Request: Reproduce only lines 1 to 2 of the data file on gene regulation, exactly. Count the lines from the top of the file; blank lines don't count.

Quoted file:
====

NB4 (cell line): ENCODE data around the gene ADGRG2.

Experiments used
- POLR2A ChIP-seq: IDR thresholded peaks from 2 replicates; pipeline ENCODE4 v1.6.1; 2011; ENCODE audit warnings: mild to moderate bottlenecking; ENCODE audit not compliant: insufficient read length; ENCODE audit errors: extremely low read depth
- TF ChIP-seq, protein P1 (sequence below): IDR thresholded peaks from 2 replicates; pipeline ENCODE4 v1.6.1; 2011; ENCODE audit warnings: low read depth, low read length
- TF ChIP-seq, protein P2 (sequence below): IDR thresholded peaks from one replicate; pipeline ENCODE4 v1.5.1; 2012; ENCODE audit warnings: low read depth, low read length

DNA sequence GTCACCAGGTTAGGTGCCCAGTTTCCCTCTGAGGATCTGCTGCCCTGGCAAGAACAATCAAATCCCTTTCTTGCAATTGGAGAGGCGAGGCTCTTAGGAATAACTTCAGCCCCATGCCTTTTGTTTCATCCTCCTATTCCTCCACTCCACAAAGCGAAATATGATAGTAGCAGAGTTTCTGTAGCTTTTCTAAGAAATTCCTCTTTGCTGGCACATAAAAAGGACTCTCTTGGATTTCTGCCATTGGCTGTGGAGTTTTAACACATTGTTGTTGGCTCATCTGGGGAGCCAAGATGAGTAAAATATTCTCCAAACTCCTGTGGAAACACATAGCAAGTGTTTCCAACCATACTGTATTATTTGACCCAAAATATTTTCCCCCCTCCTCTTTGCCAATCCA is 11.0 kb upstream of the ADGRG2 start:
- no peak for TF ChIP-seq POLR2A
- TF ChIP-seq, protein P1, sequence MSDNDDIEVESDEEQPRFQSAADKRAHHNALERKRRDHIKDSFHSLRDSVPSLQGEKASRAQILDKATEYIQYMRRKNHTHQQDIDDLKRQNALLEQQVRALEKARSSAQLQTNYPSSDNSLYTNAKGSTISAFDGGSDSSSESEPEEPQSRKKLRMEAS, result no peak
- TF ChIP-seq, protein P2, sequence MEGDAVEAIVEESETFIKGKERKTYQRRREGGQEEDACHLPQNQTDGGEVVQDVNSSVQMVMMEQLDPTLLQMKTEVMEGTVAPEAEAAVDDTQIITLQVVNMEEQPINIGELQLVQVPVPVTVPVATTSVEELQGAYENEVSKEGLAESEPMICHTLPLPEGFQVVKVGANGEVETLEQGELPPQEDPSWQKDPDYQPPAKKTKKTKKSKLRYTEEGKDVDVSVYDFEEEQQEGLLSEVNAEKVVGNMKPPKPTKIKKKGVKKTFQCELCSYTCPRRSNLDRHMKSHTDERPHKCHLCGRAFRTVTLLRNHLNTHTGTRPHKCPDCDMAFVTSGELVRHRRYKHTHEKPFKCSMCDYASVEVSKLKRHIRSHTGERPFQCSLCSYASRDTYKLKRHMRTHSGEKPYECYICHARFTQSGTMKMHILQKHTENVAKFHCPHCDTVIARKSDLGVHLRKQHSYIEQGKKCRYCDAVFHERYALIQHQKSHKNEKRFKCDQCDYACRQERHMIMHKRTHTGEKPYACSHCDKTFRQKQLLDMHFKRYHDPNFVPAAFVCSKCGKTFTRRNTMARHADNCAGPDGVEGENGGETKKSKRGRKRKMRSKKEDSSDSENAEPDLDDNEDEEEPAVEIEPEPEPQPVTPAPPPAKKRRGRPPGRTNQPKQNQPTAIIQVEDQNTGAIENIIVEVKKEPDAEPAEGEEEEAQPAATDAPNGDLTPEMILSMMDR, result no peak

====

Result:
NB4 (cell line): ENCODE data around the gene ADGRG2.

Experiments used